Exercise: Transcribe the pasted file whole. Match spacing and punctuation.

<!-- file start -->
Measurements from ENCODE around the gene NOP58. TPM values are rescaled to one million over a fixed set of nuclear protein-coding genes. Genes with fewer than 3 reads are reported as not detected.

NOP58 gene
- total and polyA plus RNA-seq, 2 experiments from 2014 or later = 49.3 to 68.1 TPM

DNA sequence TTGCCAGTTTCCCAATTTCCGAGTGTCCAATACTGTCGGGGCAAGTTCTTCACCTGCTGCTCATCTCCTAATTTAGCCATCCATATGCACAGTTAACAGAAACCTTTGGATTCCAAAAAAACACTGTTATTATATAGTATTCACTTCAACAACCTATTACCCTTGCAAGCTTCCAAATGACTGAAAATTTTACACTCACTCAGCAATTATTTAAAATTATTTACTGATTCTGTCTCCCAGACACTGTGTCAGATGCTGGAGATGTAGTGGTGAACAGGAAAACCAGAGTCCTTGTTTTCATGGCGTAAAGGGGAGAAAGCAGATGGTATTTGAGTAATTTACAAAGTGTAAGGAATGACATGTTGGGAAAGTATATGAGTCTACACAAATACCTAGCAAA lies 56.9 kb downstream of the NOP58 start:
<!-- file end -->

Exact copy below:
Measurements from ENCODE around the gene NOP58. TPM values are rescaled to one million over a fixed set of nuclear protein-coding genes. Genes with fewer than 3 reads are reported as not detected.

NOP58 gene
- total and polyA plus RNA-seq, 2 experiments from 2014 or later = 49.3 to 68.1 TPM

DNA sequence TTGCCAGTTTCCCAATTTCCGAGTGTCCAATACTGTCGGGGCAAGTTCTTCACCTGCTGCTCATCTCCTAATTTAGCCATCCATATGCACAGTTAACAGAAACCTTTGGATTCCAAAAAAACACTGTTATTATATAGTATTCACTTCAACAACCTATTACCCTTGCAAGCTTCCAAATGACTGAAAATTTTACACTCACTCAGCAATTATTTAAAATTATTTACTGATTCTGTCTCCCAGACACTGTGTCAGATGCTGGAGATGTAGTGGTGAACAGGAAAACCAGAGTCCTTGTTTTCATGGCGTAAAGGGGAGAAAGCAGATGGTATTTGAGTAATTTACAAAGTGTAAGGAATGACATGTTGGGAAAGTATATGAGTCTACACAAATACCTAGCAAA lies 56.9 kb downstream of the NOP58 start: